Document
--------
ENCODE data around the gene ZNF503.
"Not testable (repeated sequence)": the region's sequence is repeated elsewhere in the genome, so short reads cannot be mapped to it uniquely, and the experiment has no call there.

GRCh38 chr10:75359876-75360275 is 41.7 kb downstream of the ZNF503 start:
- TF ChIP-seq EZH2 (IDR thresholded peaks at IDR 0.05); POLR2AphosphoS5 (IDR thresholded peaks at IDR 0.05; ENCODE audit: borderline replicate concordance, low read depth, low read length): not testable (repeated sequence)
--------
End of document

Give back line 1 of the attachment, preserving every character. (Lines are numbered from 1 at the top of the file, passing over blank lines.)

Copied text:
ENCODE data around the gene ZNF503.